Michael V. Bourland and Dustin G. Willey, “Setting the Stage for Planning with the Family Business Owner: Tax-Free Division,” ALI CLE Estate Planning Course Materials Journal, April 2015.

Conservation Easements: Go Big or Go Home

Briefly, creating a conservation easement can allow you to receive good by doing good. Consider creating one on your  property to protect

“natural, scenic, or open space values of [that] real property, assuring its availability for agricultural, forest, recreational or open space use, protecting natural resources, maintaining or enhancing air or water quality, or preserving the historical, architectural, archeological or cultural aspects of real property”

HeartMt_431511_10150848522799638_729014637_12580484_639413481_nand you might receive a variety of tax benefits, including a reduction in property taxes and a charitable deduction that can be carried forward on future tax returns, among other things. For a farmer or rancher, the easement can have the added benefit of ensuring the farm or ranch stays in the family, because, according to G. Bruce Chilcott and Erin Johnson,

“with most or all of the development potential given away in the easement, the next generation doesn’t have the usual incentive to sell or develop [the property] in a residential or commercial manner.” (Long-Term Planning Issues for Farm and Ranch Owners, Wealth Counsel Quarterly)

The steps to create one are outlined in the Utah and Wyoming state codes and are not particularly hard to follow. But, Chilcott and Johnson caution, don’t go the cheap route. Get it done correctly. In particular, they say,

“In creating a conservation easement, the key to achieving the desired tax benefits is the appraisal. This is no place to skimp on costs or quality, and the appraiser must have special qualifications and significant experience in this arena.”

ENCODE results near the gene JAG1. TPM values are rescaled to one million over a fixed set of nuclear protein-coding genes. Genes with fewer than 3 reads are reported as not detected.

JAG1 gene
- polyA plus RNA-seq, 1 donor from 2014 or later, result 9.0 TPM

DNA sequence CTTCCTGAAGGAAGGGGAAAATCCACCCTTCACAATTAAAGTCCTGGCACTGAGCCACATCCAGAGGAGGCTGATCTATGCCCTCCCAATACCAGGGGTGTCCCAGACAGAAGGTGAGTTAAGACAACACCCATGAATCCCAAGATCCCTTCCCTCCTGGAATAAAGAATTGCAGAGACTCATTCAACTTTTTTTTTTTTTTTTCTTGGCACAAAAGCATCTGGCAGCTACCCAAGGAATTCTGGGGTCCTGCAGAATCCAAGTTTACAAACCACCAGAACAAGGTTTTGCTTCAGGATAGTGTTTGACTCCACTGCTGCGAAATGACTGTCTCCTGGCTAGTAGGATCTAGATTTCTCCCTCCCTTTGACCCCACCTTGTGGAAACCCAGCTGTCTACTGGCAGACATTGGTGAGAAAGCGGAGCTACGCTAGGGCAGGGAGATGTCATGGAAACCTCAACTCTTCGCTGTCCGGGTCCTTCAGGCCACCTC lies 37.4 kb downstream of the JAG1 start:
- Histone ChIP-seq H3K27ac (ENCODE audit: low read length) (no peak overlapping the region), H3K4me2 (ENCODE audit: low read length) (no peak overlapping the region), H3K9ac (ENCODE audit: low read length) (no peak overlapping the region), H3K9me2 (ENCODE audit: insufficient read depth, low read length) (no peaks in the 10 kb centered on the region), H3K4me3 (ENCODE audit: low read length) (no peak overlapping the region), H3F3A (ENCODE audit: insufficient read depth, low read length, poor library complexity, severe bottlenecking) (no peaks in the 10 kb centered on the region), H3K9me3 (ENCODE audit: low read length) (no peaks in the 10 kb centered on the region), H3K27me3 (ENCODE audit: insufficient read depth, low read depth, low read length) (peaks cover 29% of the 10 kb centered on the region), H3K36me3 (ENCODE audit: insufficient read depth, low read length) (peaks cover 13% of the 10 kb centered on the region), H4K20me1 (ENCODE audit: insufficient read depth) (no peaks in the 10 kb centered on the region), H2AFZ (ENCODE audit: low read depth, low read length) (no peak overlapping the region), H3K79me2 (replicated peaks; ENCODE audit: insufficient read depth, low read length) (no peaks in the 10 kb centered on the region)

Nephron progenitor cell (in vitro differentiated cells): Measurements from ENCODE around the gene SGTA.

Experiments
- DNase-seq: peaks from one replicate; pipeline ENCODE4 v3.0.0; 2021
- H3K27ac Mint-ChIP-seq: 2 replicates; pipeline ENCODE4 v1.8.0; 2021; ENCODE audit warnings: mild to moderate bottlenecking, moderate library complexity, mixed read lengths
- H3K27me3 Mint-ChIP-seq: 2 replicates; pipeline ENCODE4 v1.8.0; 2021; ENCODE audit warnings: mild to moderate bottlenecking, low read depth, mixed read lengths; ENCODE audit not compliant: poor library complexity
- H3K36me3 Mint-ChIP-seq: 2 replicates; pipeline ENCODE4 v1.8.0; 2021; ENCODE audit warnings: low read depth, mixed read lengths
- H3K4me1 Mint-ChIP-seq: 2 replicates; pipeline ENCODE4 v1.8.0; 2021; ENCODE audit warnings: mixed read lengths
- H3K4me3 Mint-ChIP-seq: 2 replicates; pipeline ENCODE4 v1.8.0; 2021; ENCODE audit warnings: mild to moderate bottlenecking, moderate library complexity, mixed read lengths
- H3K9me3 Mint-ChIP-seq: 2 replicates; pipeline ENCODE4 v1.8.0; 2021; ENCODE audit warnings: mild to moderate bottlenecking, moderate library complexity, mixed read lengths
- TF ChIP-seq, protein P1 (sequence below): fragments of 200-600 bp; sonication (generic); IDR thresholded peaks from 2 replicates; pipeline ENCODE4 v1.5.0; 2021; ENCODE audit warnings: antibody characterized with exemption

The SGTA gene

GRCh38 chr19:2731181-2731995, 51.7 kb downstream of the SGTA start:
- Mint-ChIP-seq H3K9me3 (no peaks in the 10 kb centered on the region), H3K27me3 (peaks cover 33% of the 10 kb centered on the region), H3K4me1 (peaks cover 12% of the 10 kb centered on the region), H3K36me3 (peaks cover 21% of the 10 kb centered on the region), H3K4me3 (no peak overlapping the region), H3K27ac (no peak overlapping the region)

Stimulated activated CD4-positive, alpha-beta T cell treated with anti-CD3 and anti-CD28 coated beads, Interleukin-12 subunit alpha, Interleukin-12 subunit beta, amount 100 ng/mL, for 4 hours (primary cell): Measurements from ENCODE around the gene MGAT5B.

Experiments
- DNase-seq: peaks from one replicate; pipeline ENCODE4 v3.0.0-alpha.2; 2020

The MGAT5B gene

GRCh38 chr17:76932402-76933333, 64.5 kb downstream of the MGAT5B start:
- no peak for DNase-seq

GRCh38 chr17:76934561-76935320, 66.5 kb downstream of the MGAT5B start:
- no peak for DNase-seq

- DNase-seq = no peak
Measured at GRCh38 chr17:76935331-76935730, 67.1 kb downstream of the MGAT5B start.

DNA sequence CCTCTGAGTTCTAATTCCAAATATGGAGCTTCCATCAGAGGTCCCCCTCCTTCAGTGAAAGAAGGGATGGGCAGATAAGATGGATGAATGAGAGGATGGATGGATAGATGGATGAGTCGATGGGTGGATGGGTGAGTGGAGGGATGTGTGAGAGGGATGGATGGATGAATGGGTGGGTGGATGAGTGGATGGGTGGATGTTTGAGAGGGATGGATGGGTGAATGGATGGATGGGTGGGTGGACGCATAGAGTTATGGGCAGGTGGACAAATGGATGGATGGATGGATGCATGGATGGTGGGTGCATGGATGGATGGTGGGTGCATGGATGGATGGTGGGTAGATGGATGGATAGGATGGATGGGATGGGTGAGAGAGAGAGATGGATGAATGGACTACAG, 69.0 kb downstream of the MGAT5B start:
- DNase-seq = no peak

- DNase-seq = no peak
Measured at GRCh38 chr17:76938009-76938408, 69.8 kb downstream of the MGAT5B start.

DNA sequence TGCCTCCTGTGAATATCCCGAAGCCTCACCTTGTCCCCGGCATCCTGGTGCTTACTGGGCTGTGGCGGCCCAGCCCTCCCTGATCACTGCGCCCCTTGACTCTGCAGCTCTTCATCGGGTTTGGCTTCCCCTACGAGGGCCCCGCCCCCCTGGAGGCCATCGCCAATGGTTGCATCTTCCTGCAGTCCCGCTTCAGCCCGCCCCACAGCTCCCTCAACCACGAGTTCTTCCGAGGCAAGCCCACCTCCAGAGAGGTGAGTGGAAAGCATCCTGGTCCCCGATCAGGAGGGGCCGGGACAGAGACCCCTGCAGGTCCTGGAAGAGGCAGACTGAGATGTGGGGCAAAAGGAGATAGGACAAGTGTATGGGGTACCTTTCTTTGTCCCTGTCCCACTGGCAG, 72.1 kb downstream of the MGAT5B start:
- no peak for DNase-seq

Make sure you choose an appraiser with a good track record regarding farm and ranch appraisals for conservation easement purposes because “the quality of the appraisal can be instrumental in getting the eventual approval of the department of revenue.”

Quote for the Day

On the impact of the business structure of a farm on federal farm payment limitations:

The structuring question also influences eligibility for the federal farm program payment limitation. Under the Federal Agriculture Improvement and Reform (FAIR) Act, of 1996 and earlier legislation, each “person” under one or more production flexibility contracts is eligible for a maximum of $40,000 in federal farm program payments. The payment limitation was eased in 2000. Thus, a key issue any time the farm or ranch business is restructured is determining who will qualify as a separate “person,” and whether different types of entities qualify as their own separate “person.”

McEowen and Hart, “The Law of the Land: Fundamentals of Agricultural Law,” (2002)


Quote for the Day

“If you feel like your VC [venture capitalist] is a proctologist, run for the hills.”

Brad Feld and Jason Mendelson, Venture Deals: Be Smarter than Your Lawyer and Venture Capitalist, Wiley 2103